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The effects of alcohol, soft drinks, and energy drinks, on your oral health

Many people are aware, and have been for some time, the effects that carbonated sugary drinks can have on our health.

In fact, this awareness has lead to many fear campaigns and urban legends. Unfortunately, over time these fear campaigns have deafened people and made it harder and harder to spread clear, truthful messages about how substances such as soft drinks, energy drinks, alcohol, and even innocuous beverages like juice can affect your teeth and gums.

Your mouth is built tough. Think of all the times you’ve burnt your tongue, or split your lip, or bitten the inside of your cheek. Your teeth are even more resilient. With a protective layer of enamel and saliva, your teeth are built to endure the daily challenges of biting, grinding, and tearing food. But that doesn’t mean you shouldn’t give your teeth all the help you can!

While sugar is one of the major causes of tooth decay, it is not the only thing that can damage your teeth. Sugar will damage teeth because it encourages and nourishes the growth of a certain type of bacteria that excrete acid. Over time this acid wears through the enamel and causes a cavity within the tooth.

Other acidic foods and drinks will do the same thing.

Many people associate tooth decay with sugary soft drinks. But, in fact, suagr-free beverages are just as bad because they have the same acid content. Sometimes the sugar-free route is actually worse because consumers feel like they are able to drink more due to the reduced caloric intake.

Similarly, alcohol, energy drinks, juices, and other beverages are just as bad. The acid and sugar content in all of these drinks is a painful combination when it comes to the health of your teeth.

Asking people to give up all acidic or sugary beverages would be unfair and pointless! Instead, we want people to start good habits when it comes to the drinks we consume.

Here are some good habits you can form:

Using A Straw

Such a small think can make a huge difference! Sipping a drink through a straw limits the amount of contact the drink has with your teeth while still allowing you to enjoy your treat. A lot of people are making more environmentally friendly choices regarding their use of single-use plastics (such as straws) and choosing to go a greener route. This doesn’t mean you need to stop using a straw – check out a reusable stainless steel or glass straw that you can carry with you! Aside from being super environmentally friendly, you will always have your trusty straw with you if you decide to sip an icy cold can of soft drink on a hot day!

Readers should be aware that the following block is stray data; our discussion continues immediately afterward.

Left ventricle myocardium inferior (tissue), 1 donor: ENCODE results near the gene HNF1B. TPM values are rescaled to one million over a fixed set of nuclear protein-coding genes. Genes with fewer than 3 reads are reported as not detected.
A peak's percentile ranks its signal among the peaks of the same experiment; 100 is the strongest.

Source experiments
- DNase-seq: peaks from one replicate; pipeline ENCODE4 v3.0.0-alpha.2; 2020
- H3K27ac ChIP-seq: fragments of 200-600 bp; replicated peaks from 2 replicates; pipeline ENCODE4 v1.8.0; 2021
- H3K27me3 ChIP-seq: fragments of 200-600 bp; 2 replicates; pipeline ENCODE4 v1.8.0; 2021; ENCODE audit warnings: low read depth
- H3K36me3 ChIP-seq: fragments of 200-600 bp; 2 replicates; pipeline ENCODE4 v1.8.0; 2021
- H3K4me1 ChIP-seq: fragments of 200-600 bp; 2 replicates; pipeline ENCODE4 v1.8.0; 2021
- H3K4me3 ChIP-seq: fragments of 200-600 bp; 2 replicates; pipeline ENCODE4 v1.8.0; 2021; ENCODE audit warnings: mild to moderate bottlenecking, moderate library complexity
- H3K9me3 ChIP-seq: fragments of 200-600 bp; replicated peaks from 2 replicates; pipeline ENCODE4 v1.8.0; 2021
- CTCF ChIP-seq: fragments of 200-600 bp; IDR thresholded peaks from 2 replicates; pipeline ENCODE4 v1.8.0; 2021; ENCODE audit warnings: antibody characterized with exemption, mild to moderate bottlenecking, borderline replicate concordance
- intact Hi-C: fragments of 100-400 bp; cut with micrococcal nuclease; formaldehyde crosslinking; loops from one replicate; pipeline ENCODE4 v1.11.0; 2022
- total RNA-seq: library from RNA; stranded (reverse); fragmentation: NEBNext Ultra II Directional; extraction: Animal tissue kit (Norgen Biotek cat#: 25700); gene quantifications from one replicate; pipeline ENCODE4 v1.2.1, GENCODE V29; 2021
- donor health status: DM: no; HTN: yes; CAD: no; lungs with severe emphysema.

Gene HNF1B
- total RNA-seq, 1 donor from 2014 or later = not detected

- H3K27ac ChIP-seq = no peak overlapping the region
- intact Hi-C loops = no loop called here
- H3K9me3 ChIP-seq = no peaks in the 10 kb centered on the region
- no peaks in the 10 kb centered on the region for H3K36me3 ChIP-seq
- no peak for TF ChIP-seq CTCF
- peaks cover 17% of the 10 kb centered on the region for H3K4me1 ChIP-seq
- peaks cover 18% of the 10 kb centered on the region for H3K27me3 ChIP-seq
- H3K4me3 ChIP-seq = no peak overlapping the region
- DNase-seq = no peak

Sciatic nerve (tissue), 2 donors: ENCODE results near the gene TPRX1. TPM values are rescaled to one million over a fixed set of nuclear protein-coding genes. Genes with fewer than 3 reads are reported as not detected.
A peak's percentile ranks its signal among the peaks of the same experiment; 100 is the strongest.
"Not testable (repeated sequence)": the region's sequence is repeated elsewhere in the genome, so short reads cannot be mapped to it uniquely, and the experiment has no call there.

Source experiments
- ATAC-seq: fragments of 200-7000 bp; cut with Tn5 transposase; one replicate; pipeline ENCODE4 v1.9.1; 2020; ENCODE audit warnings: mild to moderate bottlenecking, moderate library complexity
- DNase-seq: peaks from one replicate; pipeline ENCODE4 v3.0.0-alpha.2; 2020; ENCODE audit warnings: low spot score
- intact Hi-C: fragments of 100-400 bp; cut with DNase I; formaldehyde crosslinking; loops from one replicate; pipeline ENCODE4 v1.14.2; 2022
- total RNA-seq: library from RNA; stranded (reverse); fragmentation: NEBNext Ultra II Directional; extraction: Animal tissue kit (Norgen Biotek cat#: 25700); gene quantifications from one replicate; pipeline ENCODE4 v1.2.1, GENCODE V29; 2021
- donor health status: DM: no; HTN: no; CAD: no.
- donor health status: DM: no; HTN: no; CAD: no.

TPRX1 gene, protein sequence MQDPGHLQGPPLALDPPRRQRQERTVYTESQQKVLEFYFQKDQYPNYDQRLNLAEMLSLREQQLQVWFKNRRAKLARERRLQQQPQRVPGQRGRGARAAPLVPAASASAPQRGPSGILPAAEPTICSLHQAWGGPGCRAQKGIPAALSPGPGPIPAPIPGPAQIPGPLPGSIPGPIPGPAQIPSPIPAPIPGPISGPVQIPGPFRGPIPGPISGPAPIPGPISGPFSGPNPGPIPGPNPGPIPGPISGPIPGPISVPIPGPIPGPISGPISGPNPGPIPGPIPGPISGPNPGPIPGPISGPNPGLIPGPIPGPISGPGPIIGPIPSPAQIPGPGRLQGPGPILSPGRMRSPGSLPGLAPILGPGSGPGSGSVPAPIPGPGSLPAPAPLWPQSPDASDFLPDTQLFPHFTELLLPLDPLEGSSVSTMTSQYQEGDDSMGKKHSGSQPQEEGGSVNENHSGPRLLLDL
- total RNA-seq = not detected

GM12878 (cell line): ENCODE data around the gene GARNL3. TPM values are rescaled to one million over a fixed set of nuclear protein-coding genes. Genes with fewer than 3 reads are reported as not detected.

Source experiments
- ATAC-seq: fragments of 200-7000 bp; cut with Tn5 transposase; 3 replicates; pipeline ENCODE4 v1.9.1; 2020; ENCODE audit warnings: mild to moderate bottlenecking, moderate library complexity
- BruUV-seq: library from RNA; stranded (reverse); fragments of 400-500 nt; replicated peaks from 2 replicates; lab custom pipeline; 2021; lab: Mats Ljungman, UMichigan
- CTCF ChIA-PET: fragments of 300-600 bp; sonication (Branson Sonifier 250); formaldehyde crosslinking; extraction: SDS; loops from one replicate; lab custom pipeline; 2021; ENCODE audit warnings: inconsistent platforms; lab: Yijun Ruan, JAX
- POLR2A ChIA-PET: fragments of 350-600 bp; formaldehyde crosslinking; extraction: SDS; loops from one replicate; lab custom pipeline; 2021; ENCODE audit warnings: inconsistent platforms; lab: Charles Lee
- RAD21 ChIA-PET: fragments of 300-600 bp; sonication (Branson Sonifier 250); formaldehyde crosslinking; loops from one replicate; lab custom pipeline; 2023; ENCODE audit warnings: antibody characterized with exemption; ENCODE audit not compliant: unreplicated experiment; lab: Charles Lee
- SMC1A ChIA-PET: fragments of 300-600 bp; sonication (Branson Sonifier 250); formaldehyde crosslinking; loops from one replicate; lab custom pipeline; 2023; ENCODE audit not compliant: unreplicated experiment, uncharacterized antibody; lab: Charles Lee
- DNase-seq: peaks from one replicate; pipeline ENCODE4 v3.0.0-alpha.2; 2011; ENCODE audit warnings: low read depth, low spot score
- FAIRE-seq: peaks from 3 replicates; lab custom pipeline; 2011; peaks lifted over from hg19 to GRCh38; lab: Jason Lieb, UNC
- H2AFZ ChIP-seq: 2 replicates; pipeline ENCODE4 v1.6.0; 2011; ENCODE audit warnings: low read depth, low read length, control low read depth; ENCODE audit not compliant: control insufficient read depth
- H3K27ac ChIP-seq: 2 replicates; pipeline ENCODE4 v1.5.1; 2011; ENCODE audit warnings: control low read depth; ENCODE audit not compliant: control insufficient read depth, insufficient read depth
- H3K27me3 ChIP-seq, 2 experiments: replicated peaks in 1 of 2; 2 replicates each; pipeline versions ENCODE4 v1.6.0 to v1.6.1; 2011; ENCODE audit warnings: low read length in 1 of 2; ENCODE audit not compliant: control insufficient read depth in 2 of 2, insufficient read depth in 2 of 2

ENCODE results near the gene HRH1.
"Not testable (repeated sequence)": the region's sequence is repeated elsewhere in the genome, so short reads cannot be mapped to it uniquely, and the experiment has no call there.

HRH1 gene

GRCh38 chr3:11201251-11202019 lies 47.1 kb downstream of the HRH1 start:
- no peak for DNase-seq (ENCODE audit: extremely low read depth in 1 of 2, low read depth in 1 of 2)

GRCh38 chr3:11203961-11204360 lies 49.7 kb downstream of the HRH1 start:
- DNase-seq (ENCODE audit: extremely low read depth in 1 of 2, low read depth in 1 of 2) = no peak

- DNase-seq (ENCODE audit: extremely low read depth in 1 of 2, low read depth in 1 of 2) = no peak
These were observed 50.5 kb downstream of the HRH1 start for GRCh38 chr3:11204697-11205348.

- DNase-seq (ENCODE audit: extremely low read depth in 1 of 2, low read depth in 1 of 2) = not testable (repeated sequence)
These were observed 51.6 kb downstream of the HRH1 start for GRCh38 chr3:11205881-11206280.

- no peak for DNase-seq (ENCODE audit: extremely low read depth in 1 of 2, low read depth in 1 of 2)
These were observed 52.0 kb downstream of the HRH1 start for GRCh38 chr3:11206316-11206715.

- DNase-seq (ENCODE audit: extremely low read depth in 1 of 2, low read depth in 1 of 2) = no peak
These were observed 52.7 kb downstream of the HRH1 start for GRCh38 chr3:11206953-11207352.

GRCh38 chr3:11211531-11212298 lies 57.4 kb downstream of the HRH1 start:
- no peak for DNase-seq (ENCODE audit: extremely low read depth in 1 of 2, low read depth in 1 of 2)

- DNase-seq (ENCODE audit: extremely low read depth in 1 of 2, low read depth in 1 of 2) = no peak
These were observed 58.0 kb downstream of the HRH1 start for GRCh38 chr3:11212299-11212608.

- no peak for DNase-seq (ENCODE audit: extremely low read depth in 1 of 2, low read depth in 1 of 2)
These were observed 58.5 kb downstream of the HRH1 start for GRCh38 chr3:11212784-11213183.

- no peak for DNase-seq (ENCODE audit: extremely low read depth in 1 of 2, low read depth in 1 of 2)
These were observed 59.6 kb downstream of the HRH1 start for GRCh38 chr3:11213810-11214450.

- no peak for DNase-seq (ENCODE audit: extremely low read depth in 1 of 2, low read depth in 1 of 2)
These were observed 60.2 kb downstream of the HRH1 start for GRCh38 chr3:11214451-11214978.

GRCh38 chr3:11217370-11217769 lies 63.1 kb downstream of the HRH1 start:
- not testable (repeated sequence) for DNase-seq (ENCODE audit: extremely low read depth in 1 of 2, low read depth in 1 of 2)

Don’t brush immediately after drinking carbonated or sugary drinks

When you drink a carbonated or sugary drink, your tooth enamel is weakened. Brushing immediately after a drink, while your teeth are still vulnerable can actually cause more damage. Wait a little while, somewhere between 30 minutes to an hour, and then brush your teeth.

Don’t drink carbonated or sugary drinks right before bed

Aside from making it harder to get a good night’s rest, drinking carbonated or sugary drinks right before bed will increase the damage to your teeth. The residual acid and sugar will sit in your mouth overnight, essentially stewing your teeth. Try to limit your consumption of carbonated or sugary drinks to a couple of hours before bed, and about an hour before brushing your teeth.

If you can, after drinking, drink a glass of water to help cleanse the mouth.

While you will still need to follow your normal oral hygiene routine, drinking a glass or water after carbonated or sugary drinks can help your mouth return to its normal PH balance faster. This will reduce the amount of time that your tooth enamel is vulnerable.

After all is said and done good oral hygiene combined with a balanced diet is always the best practice. Not only will your oral health benefit, but your overall health will too.

If you would like to know more, or would like to book an appointment, contact our friendly team today!